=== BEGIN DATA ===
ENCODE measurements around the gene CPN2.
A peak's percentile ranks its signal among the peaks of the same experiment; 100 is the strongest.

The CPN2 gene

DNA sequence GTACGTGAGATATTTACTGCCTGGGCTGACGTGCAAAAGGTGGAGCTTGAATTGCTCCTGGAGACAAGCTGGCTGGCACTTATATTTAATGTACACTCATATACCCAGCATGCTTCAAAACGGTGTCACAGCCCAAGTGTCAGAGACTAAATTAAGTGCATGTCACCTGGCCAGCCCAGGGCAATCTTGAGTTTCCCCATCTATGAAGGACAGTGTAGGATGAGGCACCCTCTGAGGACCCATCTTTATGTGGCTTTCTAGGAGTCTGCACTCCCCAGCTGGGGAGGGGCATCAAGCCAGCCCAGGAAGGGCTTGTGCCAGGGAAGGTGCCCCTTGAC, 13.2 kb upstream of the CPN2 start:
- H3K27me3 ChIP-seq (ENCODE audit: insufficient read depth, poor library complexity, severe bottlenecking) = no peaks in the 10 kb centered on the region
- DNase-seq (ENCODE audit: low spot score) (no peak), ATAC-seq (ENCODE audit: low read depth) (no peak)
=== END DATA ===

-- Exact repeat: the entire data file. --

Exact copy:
ENCODE measurements around the gene CPN2.
A peak's percentile ranks its signal among the peaks of the same experiment; 100 is the strongest.

The CPN2 gene

DNA sequence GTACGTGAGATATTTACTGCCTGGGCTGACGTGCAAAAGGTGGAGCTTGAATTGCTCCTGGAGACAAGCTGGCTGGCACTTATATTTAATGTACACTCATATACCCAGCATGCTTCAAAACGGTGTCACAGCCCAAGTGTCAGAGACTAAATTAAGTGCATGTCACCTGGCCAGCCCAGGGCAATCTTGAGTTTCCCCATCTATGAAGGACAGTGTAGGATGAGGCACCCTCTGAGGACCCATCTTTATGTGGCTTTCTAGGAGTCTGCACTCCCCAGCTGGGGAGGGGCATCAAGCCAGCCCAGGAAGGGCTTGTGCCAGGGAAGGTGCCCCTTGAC, 13.2 kb upstream of the CPN2 start:
- H3K27me3 ChIP-seq (ENCODE audit: insufficient read depth, poor library complexity, severe bottlenecking) = no peaks in the 10 kb centered on the region
- DNase-seq (ENCODE audit: low spot score) (no peak), ATAC-seq (ENCODE audit: low read depth) (no peak)